Lean management has proved itself to be a major driver in improving the operational efficiency of manufacturing companies Lean management, initiated by Toyota in the 1990s, was rapidly taken up by all industries.
In parallel, thanks to digital technology which exploded from 2000 onwards, digital systems are now integrated into every aspect of companies: From production to marketing to logistics. Lean management can now benefit from this digital transformation. On the one hand, because lean facilitates the adoption of technologies and on the other that digital can improve and enrich the lean approach. All this while placing human beings at the centre. Zoom in on the fundamentals of lean management and how to reinvent it in the digital era.
Andon and digital: for more responsive management
Andon is a visual system which highlights production anomalies so as to manage them in real time. Traditionally, Andon is implemented using a light-signal box, allowing the operator to create a fault warning on their workstation, without providing additional information.
Thanks to digital, operators can now use more advanced tablet and smartphone Andon systems, allowing them to inform their manager of the nature of incidents. As these systems are connected with production tools, production teams can obtain more data and take the required decisions more rapidly. Despite the digitalisation of systems, human beings retain an essential role in the analysis and resolution of problems.
Gemba walk and digital: field roles at the heart of the company
Gemba is a philosophy which encourages managers to leave their offices and spend more time in the field, Through this, they gain a better understanding of production problems and are more inclined to exchange with operators.
With digital systems, managers receive information in real time wherever they are. And using digital visual management, screens can be installed in offices, which let managers monitor activity and thus intervene more rapidly. This also allows them to communicate more easily with operators, as they are aware of the problem and can anticipate and offer rapid solutions.
Hoshin Kanri and Digital: facilitating communication
Hoshin Kanri is about aligning strategic company objectives, intermediary plans and the work carried out on the ground by operators. This maintains coherence between actions taken and company objectives.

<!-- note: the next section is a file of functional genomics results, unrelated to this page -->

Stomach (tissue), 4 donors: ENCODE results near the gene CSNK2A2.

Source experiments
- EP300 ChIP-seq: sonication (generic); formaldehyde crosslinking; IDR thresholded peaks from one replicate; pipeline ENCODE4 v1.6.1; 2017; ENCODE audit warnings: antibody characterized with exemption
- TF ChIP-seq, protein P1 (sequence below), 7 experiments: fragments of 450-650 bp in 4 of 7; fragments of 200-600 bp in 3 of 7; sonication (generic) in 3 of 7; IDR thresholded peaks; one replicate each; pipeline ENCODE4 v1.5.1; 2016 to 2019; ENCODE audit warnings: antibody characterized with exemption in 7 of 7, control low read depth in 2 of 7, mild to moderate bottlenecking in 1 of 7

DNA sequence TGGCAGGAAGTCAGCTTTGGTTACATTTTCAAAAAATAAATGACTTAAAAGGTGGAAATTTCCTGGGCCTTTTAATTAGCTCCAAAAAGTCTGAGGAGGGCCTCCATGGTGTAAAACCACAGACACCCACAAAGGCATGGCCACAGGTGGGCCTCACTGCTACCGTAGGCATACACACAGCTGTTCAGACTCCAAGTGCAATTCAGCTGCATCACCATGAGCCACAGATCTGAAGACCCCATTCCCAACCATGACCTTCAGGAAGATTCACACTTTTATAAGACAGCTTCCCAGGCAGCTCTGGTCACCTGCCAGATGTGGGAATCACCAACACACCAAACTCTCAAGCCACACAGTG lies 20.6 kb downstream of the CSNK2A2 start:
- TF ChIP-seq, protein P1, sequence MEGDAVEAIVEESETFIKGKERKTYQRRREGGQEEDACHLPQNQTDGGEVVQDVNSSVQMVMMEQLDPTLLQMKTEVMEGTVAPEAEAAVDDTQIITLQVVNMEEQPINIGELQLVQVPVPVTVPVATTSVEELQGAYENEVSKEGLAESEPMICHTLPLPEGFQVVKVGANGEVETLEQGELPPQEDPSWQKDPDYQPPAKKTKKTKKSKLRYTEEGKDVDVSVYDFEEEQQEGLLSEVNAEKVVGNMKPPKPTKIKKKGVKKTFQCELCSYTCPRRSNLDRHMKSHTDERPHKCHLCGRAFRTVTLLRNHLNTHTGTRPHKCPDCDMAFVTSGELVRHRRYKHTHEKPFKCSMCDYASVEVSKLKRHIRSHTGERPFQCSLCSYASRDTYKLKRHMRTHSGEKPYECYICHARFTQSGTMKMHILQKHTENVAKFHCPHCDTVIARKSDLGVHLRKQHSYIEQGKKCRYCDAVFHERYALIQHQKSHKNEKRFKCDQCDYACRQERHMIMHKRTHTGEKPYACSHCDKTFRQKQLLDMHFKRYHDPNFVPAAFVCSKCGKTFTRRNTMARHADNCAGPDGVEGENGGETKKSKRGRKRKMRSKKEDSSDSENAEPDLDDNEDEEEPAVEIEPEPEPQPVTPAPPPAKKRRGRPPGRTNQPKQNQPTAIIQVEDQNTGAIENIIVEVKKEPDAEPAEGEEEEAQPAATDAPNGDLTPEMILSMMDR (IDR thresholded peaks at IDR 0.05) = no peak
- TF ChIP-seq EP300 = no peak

Thanks to digital visual management, personnel will benefit from better communication with top management. Overall indicators are displayed on screens, helping operators understand the impact of their work. More included in the company, they will be more motivated.
Kaizen and digital: encouraging collaboration
Employees are encouraged to work together proactively to continuously eliminate waste. Continuous improvement is a necessity in a market which is more and more competitive. It is therefore indispensable to collect feedback from people working at the operational coalface.
Digital visual management provides operators with real-time information which allows them to analyse the situation and exchange with their colleagues about faults detected. This encourages new ideas but also for people to manage themselves.
KPIs and digital: managing operations in real time
Key performance indicators (KPIs) are defined to monitor company activity. It is therefore important to select them with care. Do not hesitate to involve your colleagues in the definition of these indicators and to engage them in your lean management approach.
With digital, these indicators will be displayed on screens and viewed in real time by your teams in the workshop. Thus, everyone will visualise the overall status of production and be able to adapt their activity to suit.
Muda and digital: for more added value
The main objective of lean management is to eliminate waste (or muda): for example, loss of time or unnecessary movement. To do this, it is important to disseminate useful information to those involved in production.
Digital systems then truly help to reduce waste. By providing information for your employees (on screens in the workshop, for example), unnecessary movements are avoided and working time decreases. Incidents and defects are more easily visible, staff can react and intervene more easily.